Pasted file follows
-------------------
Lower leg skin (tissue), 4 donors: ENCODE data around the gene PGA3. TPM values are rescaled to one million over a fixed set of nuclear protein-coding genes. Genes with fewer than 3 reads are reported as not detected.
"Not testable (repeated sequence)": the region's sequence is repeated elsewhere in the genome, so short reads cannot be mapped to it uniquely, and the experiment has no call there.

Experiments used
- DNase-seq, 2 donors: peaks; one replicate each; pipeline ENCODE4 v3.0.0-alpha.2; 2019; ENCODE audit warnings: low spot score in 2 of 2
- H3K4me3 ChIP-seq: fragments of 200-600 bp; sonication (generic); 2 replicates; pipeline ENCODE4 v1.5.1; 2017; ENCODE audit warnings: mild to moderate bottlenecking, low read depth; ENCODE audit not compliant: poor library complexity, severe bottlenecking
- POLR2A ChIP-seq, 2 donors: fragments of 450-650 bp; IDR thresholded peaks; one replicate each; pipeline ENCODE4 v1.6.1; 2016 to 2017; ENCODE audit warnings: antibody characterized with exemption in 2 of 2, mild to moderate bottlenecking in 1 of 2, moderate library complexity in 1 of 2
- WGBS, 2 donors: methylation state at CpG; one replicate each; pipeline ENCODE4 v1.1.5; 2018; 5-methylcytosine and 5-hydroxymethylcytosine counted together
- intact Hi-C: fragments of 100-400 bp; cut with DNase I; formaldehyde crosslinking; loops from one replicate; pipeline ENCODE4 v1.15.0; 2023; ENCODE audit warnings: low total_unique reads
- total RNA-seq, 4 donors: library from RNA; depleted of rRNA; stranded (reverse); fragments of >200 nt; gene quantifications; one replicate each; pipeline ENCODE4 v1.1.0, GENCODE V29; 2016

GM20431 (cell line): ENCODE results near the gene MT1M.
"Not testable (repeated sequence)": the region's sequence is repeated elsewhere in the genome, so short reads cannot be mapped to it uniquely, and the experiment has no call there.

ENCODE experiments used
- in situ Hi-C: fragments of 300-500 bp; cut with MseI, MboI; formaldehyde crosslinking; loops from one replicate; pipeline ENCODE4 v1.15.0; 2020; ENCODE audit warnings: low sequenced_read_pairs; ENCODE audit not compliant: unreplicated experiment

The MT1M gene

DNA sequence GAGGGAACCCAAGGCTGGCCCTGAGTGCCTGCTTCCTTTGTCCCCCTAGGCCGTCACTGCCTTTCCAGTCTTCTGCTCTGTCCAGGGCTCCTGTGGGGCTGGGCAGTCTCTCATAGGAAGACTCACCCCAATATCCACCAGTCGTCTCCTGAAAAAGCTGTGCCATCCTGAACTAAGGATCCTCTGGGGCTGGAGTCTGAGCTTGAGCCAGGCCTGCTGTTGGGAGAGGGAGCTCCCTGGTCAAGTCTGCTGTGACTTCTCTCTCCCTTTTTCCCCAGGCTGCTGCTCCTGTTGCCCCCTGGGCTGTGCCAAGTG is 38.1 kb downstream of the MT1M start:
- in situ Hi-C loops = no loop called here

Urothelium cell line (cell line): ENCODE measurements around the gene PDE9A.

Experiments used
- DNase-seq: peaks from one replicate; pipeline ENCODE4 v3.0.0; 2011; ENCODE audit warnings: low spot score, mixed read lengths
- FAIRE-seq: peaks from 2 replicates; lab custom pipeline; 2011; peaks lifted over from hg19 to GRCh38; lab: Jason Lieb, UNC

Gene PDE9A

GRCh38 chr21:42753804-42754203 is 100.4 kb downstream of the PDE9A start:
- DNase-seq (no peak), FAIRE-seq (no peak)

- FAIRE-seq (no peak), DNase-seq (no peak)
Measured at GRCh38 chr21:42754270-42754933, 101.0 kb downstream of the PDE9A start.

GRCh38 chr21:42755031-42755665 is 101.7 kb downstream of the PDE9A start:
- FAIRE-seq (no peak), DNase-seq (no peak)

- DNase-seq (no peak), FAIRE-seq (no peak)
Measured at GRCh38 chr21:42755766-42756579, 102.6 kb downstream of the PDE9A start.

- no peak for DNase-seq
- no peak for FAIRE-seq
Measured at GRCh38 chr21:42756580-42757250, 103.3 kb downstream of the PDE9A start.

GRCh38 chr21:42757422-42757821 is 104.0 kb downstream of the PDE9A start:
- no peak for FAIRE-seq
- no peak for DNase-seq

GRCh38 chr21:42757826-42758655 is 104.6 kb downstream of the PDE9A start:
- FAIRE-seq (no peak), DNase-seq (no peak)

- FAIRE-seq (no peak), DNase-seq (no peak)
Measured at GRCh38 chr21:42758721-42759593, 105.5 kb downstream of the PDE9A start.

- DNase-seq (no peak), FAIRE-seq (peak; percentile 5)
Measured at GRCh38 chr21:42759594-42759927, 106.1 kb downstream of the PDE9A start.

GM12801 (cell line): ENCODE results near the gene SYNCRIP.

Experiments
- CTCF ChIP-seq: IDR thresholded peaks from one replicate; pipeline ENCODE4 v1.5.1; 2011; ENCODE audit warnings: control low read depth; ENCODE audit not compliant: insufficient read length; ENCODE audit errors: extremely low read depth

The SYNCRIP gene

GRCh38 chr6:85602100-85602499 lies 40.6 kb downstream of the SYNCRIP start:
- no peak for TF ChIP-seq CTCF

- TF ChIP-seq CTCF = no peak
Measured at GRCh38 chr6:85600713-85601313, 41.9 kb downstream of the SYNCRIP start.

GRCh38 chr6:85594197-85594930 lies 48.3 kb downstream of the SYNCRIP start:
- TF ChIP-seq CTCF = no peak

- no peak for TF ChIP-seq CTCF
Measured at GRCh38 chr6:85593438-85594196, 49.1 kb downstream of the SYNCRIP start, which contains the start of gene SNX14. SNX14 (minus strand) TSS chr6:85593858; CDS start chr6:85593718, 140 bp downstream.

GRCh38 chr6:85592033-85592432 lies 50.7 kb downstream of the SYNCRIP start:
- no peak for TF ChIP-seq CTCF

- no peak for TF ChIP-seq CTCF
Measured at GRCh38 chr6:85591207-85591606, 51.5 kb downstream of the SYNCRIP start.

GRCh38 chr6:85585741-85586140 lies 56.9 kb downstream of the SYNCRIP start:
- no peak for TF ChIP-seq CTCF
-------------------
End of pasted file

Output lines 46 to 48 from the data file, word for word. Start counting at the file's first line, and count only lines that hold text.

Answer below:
GRCh38 chr6:85602100-85602499 lies 40.6 kb downstream of the SYNCRIP start:
- no peak for TF ChIP-seq CTCF

- TF ChIP-seq CTCF = no peak